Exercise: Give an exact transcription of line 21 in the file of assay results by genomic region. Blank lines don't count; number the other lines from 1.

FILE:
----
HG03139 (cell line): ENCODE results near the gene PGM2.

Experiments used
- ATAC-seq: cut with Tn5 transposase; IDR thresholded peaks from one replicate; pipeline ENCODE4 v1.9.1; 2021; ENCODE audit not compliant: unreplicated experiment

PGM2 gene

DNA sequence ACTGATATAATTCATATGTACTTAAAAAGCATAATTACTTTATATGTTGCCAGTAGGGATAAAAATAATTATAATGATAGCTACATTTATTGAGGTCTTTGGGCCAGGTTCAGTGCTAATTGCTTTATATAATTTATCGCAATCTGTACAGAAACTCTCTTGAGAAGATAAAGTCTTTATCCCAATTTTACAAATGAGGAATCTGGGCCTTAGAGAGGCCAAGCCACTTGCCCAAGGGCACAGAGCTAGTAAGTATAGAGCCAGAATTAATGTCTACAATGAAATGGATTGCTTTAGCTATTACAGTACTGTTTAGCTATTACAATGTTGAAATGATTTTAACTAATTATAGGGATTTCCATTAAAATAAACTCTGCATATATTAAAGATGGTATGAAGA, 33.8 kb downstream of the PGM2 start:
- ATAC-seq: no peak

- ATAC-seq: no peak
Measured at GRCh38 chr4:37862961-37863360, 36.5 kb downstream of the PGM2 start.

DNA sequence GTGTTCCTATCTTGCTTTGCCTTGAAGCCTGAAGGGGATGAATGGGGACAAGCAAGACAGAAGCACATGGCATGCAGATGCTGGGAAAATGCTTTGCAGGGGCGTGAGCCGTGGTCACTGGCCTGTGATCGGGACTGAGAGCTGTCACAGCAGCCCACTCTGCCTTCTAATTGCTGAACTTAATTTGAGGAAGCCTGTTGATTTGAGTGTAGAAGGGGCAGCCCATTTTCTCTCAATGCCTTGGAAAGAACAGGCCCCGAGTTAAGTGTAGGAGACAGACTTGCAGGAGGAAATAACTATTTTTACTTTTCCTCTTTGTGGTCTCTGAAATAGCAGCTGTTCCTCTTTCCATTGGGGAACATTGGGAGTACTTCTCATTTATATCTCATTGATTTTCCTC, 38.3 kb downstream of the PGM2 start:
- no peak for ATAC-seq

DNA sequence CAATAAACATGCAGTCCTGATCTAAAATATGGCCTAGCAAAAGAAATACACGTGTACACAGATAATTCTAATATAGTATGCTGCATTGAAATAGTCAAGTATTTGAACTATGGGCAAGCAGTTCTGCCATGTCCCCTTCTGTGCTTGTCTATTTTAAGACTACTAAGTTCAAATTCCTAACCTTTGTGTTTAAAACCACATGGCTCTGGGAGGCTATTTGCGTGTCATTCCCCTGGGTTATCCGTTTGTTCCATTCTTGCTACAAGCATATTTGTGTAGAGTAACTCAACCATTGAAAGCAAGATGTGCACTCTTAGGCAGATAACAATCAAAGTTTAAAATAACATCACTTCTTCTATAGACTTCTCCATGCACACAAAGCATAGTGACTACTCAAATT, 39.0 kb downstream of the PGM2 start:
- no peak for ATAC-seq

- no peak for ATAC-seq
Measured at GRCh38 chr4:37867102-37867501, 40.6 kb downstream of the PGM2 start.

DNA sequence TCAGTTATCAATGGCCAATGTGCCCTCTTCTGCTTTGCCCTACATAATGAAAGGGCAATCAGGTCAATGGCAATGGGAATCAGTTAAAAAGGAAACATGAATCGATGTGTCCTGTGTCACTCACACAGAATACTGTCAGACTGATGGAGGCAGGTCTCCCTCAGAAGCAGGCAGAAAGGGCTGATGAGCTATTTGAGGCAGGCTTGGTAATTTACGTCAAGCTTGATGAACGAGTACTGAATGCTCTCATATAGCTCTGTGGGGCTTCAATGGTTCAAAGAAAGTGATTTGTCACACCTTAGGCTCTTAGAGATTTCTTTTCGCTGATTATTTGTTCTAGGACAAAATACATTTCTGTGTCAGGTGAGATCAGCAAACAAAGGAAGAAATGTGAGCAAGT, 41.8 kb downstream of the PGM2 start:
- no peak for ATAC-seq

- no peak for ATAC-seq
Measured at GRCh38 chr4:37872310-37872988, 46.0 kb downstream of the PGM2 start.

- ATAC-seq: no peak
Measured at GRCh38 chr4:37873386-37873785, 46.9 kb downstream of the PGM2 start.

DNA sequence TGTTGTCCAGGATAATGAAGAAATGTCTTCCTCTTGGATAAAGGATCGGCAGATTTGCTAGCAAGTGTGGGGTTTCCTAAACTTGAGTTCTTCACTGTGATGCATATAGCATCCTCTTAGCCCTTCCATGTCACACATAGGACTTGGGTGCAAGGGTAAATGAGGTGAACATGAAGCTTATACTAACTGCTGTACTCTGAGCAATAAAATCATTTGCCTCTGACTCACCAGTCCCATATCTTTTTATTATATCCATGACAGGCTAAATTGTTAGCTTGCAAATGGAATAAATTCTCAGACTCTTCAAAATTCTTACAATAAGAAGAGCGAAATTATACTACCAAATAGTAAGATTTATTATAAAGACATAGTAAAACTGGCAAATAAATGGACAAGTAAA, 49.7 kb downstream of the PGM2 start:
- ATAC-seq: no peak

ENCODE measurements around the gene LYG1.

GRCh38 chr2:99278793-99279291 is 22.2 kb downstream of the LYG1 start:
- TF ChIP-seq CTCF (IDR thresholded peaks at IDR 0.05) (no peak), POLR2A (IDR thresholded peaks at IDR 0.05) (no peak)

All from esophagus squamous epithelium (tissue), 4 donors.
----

DNA sequence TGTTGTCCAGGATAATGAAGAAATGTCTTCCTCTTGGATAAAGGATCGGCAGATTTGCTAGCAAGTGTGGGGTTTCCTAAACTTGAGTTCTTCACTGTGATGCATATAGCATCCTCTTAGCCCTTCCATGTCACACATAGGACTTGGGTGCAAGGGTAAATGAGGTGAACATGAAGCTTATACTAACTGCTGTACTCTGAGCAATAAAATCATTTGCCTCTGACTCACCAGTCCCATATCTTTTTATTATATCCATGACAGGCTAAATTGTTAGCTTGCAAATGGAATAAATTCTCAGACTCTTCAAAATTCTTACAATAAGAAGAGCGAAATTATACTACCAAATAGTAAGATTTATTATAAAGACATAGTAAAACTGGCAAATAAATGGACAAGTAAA, 49.7 kb downstream of the PGM2 start: